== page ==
The six biggest things I learned during the HP TouchPad's fire sale weekend

The six biggest things I learned during the HP TouchPad's fire sale weekend

Summary: HP's TouchPad was supposed to die a quiet death. Then HP dropped its price and the tablet suddenly became relevant again. Here's what we have to learn.


When HP formally cut the cord on its WebOS hardware ambitions, most thought that interest in the tablet would fizzle out and die--and it should have. But then HP dropped the price of the 16GB TouchPad model to $99 and all hell broke loose. Here's what I learned in the ensuing 48 hours.

A bargain is a bargain is a bargain

A few days ago, no one wanted anything to do with the TouchPad. Consumer interest was tepid, journalist reactions were on the whole negative, and HP itself was so uncommitted that it discontinued the tablet less than seven weeks after it was released. And yet, despite those things, and in spite of WebOS's uncertain future, consumers actively sought and purchased the recently-killed hardware. Irrational? Probably. But the spike in consumer interest proved that any price drop of such magnitude is bound to generate some consumer interest - even if that interest was virtually nonexistent days before.

There's something special about $99

I don't know what goes on psychologically, but when the average person sees a $99 price tag, something in their brain clicks. Eyes light up with dollar signs and hearts beat with a certain kind of deal-hungry fervor. The same thing happened to me, which is why I found myself biking all around town in search for a device that I didn't actually want. There was a thrill, and a mostly irrational lust to save money on something I had no intention of buying hours prior.

My thinking was this: At $499, the TouchPad was an investment with a minefield of risks. At $99, it's was steal.

News of a sale travels fast

Somehow, between the time the news of the TouchPad's price drop hit and Saturday afternoon, every single available TouchPad was purchased. Staples, P.C. Richard & Son, RadioShack -- every retailer either reported the tablet "out of stock" or "unavailable." How did so many people get word of the sale so quickly? I'm still not sure.

The Apple...TouchPad?

A part of me can't help but suspect that a large part of the TouchPad's popularity this weekend derived from the device's overwhelming aesthetic similarities to the iPad. I have no evidence for this, but its not difficult to imagine a scenario wherein consumers heard the word "Pad" and immediately envisioned Apple's tablet. But that's not what they got. Not by a long shot.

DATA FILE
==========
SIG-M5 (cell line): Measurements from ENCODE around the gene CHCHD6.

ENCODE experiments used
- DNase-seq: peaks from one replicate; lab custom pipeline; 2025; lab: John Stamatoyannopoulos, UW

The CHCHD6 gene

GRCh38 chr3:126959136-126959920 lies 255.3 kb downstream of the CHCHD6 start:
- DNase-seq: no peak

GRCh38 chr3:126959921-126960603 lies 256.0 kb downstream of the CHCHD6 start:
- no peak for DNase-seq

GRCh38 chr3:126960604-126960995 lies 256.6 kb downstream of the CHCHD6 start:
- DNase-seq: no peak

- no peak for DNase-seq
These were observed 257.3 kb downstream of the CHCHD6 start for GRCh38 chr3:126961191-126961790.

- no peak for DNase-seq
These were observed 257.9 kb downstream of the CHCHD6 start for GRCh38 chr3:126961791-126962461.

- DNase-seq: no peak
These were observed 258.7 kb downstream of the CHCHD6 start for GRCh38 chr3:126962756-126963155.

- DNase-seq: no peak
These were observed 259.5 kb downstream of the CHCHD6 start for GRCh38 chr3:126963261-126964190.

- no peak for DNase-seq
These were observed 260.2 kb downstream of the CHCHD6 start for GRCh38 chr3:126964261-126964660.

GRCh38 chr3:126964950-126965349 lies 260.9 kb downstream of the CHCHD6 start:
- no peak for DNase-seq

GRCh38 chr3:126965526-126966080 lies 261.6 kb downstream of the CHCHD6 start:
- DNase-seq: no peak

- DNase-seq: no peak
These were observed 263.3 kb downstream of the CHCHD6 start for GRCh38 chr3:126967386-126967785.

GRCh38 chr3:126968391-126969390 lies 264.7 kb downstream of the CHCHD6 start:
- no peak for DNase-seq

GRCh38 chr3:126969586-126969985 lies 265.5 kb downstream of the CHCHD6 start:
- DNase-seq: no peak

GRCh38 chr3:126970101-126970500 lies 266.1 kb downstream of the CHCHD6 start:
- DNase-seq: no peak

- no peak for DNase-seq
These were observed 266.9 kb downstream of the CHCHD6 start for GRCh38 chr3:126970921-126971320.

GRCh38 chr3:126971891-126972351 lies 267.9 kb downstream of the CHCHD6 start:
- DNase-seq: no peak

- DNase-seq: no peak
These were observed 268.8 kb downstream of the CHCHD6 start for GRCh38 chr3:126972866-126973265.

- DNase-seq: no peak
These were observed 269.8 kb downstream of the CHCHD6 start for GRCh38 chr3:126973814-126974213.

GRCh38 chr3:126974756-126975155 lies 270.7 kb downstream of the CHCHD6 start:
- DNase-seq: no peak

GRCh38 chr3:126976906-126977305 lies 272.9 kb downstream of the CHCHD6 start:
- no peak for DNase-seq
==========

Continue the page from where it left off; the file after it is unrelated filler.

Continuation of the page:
The key to dethroning the iPad is in price

If anything is certain, it is this. Some have used the TouchPad's post-mortem "success" to suggest that Amazon may price its own tablet at around $99. And I'm inclined to agree. At $99, the barrier for entry is almost nonexistent, and it's sad that this is what it took for the TouchPad to achieve any modicum of success. If Amazon doesn't want its tablet efforts to follow in the footsteps of HP's, it will will study closely what happened with the TouchPad this past weekend.

The future of the TouchPad is...Android?

Probably the most significant hope that the TouchPad won't end up being a $99 paperweight is the possibility of developers landing Android on the tablet. There's already some indication that it's happening, at least in some form. Sadly, installing Android on the TouchPad misses the point, as the tablet's strength from the beginning was webOS, not its lackluster hardware. Still, getting the Android Market on the thing certainly can't hurt, and should serve as the biggest comfort to those countless bargain shoppers that just bought tickets for a ride on HP's sinking ship.

Topics: Hewlett-Packard, Amazon, BlackBerry, Operating Systems, Mobile OS, iPad, Hardware, Apple, Android, Tablets

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  • RE: The six biggest things I learned during the TouchPad's fire sale weekend